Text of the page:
Here it is plugged into a FPGA board for example, the device happens to fit into Digilent Inc PMod connectors. AVRs, PICs, 8051s, ARMs…. “RadioBlock don’t care, it’ll plug into anything!” It’s a bit promiscuous like that.
The RadioBlock has some expansion ports. We’ve already designed a 3-axis accelerometer board & an IO expansion board to fit in here. The expansion ports will let you run code entirely on the RadioBlock without needing an external microcontroller.
The following shows the 3-axis accelerometer module on the left (yes it’s that small), and the I/O expansion module on the right. The I/O expansion includes 6 LEDs and a push-button along with 8 GPIO lines. Note only the ‘battery’ based boards include the female header that fits these. (But, based on your demand we can supply the headers…)
Debugging and Firmware Upgrades
The microprocessor on this board is a LPC1114. For $30 you can buy a ‘LPCXpresso’ kit which includes a USB JTAG & a compiler license. With that you can plug the RadioBlock into the JTAG and do full-blown debugging on the board itself:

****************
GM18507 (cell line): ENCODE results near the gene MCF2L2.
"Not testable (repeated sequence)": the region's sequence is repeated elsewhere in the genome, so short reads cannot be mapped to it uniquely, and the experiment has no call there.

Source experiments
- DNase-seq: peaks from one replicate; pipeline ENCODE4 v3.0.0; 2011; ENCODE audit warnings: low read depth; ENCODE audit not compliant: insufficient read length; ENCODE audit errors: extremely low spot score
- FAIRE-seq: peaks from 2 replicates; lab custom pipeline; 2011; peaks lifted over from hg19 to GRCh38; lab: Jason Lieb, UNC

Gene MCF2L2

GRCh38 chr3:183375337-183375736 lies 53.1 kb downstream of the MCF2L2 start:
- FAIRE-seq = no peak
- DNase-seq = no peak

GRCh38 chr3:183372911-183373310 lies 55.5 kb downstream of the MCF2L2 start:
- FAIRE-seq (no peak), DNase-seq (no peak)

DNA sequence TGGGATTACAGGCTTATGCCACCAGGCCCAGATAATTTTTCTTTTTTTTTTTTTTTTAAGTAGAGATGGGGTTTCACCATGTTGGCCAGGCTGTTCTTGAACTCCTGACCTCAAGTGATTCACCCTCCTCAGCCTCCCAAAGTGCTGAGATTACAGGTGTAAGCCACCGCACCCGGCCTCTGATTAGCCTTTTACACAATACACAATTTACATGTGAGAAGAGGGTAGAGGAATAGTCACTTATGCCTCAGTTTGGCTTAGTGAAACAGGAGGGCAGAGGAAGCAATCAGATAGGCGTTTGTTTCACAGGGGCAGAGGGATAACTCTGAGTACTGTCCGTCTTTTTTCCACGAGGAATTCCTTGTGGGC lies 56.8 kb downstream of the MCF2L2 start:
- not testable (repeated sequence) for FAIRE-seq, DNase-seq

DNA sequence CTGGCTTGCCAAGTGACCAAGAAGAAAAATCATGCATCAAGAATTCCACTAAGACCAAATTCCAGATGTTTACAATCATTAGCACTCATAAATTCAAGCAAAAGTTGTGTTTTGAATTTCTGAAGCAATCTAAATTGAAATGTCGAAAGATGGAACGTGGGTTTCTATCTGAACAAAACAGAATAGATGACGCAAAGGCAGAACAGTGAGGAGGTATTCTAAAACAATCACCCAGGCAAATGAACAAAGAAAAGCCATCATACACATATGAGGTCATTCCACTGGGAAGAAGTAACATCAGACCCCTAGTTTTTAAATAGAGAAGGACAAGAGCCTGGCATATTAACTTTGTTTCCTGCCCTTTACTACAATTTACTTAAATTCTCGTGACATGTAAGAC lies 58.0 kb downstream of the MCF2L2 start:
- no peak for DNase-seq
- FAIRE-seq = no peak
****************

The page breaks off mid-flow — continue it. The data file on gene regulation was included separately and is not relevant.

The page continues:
The LPC1114 even has a hardware bootloader. That means you cannot brick the device – you can always upload a new image to the RadioBlock board itself. So get one now, and you’ll always be able to get new features we add to this same hardware.
RadioBlock & IEEE 802.15.4
The radio on the RadioBlock is a real Atmel IEEE 802.15.4 device. This means a few things: for one you can run all sorts of other software on the RadioBlock (you’ll want the $30 debugger for this) such as Contiki or TinyOS. The IEEE 802.15.4 standard also means you can use any IEEE 802.15.4 sniffer if you want, or you will be able to use our device as an IEEE 802.15.4 sniffer.
Or you could use the RadioBlock as a way to add an IEEE 802.15.4 device to an embedded Linux computer, think of having a 6LoWPAN router (again the Rasberry Pi comes to mind here). For now you’ll need to do some extra coding, because we’re focusing on the SimpleMesh software. But the hardware would fully support your endeavours.
Oh and it can directly plug into the Raspberry Pi with the current revision, or in the future may require a wire if 5V pin changes location.
We love documentation. Too many products have poor documentation. So we’re writing as much as we can. To give you an idea, here are some links to beta versions. We’ve got more coming though, so hold onto your seat.